He had me play one that was soldered and then play one that was brazed. The brazed one had a much quicker response and the sound was more immediate. It was very obvious.

The counter weight is built into the tuning slide sleeves. They are machined from brass bar stock, honed and fit. Good stuff! Balance is excellent too. I love the un-knurled nut that he uses for the connector of hand slide to bell section. You don't miss the knurling and it's easy to cinch or un-cinch, not to mention that it adds to the very clean look of these simple and elegant looking trombones.

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Scott Bentall-Freelance
No pressure=No sound=No gigs
---------------------------------------------
Lawler .500 bore
Kanstul 1606 (prototype)
Williams 6 (Bob)
1935 Williams "L" Arrowhead
Conn 71H
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« Reply #11 on: Nov 15, 2015, 03:19PM »

I like the serial number scheme, except there will be a Y2k+100 problem.  :)
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The Sheriff
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« Reply #12 on: Nov 15, 2015, 04:17PM »

=====

And yet again.............More stuff.

Roy told me he will be coming out with a .508 hand slide in the very near future.

-------
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Scott Bentall-Freelance
No pressure=No sound=No gigs
---------------------------------------------
Lawler .500 bore
Kanstul 1606 (prototype)
Williams 6 (Bob)
1935 Williams "L" Arrowhead
Conn 71H
boneagain
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« Reply #13 on: Nov 15, 2015, 06:04PM »

I like the serial number scheme, except there will be a Y2k+100 problem.  :)

You are SO right!  He should be prepared... and use FIVE digit year numbers  Evil

That would save future musicologists SO much heartache :)
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Dave Adams
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« Reply #14 on: Nov 15, 2015, 08:52PM »

Good lord!

His prices are ridiculously low for hand-made custom instruments!

He must be doing this for the love of it, a true craftsman.  Has he any interest in doing a large bore with an F attachment?  I think the world would beat a 4 lane highway to his door.  (maybe a slight exaggeration)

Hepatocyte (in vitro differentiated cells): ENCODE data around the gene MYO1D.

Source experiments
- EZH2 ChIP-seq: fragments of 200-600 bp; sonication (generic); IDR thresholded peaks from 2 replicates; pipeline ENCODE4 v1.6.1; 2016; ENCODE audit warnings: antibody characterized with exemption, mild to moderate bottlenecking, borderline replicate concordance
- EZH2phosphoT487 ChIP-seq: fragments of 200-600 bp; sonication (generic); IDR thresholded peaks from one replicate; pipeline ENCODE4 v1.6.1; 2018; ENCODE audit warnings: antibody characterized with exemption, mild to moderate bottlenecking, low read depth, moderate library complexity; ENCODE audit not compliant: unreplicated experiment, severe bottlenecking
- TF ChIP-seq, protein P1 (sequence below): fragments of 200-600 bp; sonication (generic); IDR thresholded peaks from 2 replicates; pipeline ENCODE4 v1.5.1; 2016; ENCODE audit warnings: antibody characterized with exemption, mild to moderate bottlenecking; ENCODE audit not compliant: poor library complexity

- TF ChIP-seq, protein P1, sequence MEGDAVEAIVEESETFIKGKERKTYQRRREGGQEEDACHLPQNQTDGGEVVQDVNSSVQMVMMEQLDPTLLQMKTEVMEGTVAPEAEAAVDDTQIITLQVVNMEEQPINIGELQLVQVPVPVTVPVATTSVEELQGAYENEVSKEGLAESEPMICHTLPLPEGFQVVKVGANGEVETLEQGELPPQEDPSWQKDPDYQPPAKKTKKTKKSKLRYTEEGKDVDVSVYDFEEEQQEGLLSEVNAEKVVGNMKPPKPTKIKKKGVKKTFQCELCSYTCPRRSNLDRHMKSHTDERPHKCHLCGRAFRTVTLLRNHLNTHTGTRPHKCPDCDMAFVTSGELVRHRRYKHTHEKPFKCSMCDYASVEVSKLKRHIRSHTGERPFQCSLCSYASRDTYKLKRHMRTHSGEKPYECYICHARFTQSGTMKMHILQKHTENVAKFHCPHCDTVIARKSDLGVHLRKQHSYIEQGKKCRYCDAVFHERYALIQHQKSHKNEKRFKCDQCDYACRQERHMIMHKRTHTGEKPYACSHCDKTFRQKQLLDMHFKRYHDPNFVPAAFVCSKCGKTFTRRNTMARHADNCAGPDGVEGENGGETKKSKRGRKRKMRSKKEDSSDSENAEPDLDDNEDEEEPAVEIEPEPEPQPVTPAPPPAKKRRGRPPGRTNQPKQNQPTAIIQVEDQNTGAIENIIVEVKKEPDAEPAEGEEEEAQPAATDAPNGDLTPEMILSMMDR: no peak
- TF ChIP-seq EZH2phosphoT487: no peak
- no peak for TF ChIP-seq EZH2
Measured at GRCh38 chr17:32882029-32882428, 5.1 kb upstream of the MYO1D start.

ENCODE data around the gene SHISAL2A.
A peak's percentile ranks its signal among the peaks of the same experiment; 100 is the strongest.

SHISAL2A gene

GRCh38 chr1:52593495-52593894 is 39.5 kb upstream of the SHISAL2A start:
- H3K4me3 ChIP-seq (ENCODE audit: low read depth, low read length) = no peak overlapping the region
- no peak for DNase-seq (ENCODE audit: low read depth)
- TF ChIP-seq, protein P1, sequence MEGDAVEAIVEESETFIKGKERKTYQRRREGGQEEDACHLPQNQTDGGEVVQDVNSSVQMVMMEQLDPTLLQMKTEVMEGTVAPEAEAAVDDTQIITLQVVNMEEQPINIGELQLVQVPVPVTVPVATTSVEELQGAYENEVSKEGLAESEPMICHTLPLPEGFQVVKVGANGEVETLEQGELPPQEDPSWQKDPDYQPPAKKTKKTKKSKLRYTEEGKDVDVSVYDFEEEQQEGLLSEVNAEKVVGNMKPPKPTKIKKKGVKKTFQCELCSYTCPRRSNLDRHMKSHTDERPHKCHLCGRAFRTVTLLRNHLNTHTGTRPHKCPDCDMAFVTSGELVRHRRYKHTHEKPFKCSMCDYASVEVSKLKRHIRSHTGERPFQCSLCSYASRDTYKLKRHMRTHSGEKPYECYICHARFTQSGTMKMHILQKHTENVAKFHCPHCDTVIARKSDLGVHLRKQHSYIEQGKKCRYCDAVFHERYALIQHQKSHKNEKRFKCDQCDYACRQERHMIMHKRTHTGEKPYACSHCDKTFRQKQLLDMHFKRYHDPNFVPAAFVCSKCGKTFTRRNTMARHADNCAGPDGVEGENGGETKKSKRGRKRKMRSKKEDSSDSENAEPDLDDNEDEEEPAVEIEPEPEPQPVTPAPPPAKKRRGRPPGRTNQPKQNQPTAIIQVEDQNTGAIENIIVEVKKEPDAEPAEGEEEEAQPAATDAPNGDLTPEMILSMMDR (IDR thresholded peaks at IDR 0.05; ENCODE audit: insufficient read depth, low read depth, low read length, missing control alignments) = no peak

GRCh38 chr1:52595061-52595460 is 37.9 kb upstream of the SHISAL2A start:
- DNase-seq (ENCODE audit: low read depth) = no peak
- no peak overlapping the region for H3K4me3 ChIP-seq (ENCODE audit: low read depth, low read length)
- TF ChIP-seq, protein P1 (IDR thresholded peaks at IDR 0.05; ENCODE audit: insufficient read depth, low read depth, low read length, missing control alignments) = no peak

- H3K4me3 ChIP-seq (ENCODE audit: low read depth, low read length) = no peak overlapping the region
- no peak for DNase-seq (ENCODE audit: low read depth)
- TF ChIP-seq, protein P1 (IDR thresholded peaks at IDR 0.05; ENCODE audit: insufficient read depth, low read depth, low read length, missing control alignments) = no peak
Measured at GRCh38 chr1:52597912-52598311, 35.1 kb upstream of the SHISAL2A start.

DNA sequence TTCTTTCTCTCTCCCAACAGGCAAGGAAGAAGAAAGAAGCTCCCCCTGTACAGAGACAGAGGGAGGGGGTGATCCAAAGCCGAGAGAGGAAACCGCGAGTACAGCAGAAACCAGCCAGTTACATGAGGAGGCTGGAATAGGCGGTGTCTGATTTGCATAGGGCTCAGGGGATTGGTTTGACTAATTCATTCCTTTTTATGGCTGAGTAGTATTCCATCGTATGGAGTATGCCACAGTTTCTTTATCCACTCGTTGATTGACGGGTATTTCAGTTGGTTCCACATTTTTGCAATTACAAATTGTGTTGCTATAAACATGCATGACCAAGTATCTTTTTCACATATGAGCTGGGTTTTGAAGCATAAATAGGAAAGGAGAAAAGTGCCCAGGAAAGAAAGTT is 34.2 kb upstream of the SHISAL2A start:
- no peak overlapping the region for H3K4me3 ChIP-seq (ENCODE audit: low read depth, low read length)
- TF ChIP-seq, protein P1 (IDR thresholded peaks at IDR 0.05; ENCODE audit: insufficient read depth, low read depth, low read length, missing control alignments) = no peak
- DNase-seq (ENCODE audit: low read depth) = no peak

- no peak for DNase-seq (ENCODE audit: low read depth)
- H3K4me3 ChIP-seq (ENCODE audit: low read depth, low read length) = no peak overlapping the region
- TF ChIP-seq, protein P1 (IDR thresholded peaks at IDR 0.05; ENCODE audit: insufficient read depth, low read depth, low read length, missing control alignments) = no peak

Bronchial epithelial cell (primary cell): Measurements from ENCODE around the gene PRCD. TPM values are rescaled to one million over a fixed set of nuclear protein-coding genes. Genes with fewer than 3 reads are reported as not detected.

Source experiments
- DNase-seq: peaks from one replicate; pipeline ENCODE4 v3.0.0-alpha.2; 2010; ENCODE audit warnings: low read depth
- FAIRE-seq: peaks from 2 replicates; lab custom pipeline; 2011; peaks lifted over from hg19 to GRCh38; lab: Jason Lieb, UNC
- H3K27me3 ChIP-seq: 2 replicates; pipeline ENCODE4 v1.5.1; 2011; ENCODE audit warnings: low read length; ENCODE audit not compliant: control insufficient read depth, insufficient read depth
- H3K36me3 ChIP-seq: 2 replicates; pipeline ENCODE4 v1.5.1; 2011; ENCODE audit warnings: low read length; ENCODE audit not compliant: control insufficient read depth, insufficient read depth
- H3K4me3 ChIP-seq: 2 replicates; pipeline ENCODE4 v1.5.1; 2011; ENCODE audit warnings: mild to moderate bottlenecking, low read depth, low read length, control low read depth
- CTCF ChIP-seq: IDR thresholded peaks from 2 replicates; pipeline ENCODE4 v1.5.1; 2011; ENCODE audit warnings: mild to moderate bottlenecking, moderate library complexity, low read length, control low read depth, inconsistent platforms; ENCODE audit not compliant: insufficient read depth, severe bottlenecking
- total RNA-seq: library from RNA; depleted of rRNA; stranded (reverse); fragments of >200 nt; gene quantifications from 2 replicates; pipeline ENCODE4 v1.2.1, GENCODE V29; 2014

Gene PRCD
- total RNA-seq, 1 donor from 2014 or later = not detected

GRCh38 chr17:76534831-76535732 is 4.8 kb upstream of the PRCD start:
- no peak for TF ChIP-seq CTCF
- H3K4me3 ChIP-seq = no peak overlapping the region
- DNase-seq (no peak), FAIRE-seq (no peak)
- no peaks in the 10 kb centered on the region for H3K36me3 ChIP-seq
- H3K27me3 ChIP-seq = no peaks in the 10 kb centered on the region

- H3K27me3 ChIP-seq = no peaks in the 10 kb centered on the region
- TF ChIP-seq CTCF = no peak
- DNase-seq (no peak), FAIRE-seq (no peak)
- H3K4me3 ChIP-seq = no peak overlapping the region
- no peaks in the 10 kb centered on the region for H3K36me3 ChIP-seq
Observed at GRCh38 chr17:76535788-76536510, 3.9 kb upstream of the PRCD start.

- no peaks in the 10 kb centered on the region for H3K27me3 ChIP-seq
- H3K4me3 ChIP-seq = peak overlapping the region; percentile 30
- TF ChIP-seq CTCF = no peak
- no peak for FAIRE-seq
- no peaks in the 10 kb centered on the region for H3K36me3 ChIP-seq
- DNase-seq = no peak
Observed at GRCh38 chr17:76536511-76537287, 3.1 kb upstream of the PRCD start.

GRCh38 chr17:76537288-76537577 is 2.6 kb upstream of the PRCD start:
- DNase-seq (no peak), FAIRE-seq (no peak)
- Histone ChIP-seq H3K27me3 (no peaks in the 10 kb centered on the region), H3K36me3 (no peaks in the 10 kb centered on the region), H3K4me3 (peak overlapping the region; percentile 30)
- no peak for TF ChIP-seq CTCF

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MikeBMiller
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« Reply #15 on: Nov 16, 2015, 05:58AM »

They don't have 4 lane highways in the Smoky mountains. Just gravel roads :D
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TromboneMonkey

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« Reply #16 on: Nov 16, 2015, 06:37AM »

Fascinating stuff!  What are your initial impressions about the horns' power and blend?

With such a unique horn I'm always wary about how it will fit into a section, but my Williams has no problems.  I've been pursuing a Williams-ish horn from which I can get some additional volume.  Could this be it?  I've recently played 3bs and like .508 horns but find that they don't sound nearly as pleasant as my Williams, but I need something for rock bands...
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« Reply #17 on: Nov 16, 2015, 06:45AM »

Fascinating stuff!  What are your initial impressions about the horns' power and blend?

With such a unique horn I'm always wary about how it will fit into a section, but my Williams has no problems.  I've been pursuing a Williams-ish horn from which I can get some additional volume.  Could this be it?  I've recently played 3bs and like .508 horns but find that they don't sound nearly as pleasant as my Williams, but I need something for rock bands...

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Depending on how a Lawler is set up you can get a huge palate of sounds/colors. The combination I am choosing has some of the qualities of my Williams "L" model which is nothing like the numbered models that Earl made in later years. I have no doubt that it will blend beautifully in the trombone sections that I play in.

====
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Scott Bentall-Freelance
No pressure=No sound=No gigs
---------------------------------------------
Lawler .500 bore
Kanstul 1606 (prototype)
Williams 6 (Bob)
1935 Williams "L" Arrowhead
Conn 71H
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« Reply #18 on: Nov 16, 2015, 07:13AM »

The Williams "L" blows rather tight for a .522 though it has the most glorious sound known to mankind.
I have one of those early "L's". TIS  Good!

T.
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« Reply #19 on: Nov 24, 2015, 11:08AM »

What does the nickel gooseneck do to the feel and sound as compared to brass gooseneck?
I am a big fan of Martin Comittee trombones. I am going to talk to Mr. Lawler about a custom small bore trombone
in the near future. I love to support persons with unique vision. The removable flares creates a lot
of flexibility! Congratulations to Mr Lawler!